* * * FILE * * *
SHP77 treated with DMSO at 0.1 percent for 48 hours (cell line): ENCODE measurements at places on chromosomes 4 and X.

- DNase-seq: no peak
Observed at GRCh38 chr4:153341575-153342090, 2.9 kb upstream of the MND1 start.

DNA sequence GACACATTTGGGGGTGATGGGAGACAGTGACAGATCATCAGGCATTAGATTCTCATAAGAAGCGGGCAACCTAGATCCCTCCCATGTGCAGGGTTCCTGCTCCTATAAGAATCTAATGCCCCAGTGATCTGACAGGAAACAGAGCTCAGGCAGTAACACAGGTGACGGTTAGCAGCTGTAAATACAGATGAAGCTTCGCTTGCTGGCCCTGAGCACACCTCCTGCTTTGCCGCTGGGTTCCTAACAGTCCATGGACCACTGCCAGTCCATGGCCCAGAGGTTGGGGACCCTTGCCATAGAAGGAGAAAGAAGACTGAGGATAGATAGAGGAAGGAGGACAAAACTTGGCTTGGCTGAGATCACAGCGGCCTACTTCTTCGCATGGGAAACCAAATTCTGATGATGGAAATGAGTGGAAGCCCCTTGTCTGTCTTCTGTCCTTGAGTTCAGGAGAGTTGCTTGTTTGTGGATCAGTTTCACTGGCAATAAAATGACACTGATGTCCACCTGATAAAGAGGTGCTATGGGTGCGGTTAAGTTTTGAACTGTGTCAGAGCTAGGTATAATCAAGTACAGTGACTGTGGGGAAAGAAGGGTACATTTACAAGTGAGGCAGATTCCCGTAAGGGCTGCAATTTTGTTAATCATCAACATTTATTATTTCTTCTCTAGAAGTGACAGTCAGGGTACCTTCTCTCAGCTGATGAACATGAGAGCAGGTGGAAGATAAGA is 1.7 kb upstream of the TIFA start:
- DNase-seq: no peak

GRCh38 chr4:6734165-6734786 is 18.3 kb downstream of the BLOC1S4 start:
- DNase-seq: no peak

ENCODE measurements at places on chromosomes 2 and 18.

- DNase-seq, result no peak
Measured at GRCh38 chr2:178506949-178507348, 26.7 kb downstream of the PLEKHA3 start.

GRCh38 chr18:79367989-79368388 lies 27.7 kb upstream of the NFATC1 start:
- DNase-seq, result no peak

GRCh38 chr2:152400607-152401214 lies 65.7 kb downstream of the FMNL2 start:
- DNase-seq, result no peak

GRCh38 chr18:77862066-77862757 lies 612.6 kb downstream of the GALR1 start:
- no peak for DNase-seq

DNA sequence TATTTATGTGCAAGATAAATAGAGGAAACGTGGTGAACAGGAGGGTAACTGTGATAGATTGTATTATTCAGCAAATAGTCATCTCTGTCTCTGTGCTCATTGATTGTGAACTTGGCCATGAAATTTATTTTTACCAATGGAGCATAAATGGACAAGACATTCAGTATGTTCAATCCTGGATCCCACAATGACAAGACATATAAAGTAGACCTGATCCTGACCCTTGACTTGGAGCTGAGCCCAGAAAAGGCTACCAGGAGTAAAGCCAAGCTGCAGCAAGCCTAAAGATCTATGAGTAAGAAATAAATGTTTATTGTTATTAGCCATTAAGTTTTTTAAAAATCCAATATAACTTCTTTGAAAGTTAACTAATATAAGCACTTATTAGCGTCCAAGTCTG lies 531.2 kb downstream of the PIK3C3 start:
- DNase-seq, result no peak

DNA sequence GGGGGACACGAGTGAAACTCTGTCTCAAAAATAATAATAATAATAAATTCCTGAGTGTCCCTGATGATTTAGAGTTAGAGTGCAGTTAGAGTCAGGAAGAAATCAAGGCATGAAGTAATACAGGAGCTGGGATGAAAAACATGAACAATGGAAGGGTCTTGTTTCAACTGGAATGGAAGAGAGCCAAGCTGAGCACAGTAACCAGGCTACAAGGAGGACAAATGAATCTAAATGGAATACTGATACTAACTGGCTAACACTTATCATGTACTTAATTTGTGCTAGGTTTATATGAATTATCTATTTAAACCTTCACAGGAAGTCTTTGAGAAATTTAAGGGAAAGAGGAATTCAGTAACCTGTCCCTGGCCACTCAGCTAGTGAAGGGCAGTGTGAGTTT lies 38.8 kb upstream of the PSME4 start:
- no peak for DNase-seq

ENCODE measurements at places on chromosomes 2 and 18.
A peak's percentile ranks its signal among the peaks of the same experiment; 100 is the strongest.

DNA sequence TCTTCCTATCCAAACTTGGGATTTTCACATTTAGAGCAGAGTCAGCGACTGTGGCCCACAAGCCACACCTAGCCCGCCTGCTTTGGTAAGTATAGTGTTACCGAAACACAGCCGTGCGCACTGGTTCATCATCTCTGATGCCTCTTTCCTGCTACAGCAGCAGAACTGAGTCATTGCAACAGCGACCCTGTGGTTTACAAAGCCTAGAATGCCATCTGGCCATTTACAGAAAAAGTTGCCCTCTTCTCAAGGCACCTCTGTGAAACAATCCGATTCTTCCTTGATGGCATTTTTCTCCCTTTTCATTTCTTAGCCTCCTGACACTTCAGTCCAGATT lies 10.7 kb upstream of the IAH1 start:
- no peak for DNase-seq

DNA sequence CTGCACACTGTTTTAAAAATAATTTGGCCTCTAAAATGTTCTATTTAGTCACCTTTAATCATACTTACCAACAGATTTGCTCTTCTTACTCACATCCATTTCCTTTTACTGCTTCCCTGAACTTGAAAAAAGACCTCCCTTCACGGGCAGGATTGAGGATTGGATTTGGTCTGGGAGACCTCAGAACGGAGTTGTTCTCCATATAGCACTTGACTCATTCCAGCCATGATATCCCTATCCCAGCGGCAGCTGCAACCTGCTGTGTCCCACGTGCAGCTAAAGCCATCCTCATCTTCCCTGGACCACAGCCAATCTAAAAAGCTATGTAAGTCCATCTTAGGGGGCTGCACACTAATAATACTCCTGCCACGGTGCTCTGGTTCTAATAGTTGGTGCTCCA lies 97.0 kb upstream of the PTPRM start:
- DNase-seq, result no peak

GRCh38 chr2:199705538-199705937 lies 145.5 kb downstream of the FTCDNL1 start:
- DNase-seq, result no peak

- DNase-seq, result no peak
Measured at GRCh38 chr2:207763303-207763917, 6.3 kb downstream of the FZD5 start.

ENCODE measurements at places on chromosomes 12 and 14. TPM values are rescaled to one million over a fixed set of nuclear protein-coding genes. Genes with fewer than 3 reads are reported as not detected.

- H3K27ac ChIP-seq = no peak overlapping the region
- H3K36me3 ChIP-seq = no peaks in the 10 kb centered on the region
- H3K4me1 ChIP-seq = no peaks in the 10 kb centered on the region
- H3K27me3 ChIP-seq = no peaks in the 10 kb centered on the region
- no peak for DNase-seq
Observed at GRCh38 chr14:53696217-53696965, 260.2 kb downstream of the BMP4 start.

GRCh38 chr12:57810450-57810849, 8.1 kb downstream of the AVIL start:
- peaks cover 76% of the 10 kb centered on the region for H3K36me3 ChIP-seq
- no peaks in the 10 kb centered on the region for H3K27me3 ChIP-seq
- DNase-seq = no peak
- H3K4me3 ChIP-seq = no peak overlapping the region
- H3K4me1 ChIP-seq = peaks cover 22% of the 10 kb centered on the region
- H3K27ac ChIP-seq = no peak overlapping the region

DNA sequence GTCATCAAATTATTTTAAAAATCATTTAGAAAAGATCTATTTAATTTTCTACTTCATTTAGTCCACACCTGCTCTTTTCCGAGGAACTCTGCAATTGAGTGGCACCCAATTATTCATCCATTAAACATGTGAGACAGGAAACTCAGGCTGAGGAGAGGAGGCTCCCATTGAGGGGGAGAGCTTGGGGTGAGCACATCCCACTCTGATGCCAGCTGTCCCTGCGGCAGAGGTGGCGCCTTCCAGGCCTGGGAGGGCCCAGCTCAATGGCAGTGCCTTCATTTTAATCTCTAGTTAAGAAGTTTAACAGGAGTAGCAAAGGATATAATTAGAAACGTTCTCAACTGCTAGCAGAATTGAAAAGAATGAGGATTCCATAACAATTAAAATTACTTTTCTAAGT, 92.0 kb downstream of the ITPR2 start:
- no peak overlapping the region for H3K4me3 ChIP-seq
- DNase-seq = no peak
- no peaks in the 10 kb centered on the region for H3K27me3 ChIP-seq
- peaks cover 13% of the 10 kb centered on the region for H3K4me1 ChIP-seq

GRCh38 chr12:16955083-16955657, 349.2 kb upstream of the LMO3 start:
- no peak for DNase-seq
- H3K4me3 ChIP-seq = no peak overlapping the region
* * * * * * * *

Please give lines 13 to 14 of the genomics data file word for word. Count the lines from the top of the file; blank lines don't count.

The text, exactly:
GRCh38 chr2:152400607-152401214 lies 65.7 kb downstream of the FMNL2 start:
- DNase-seq, result no peak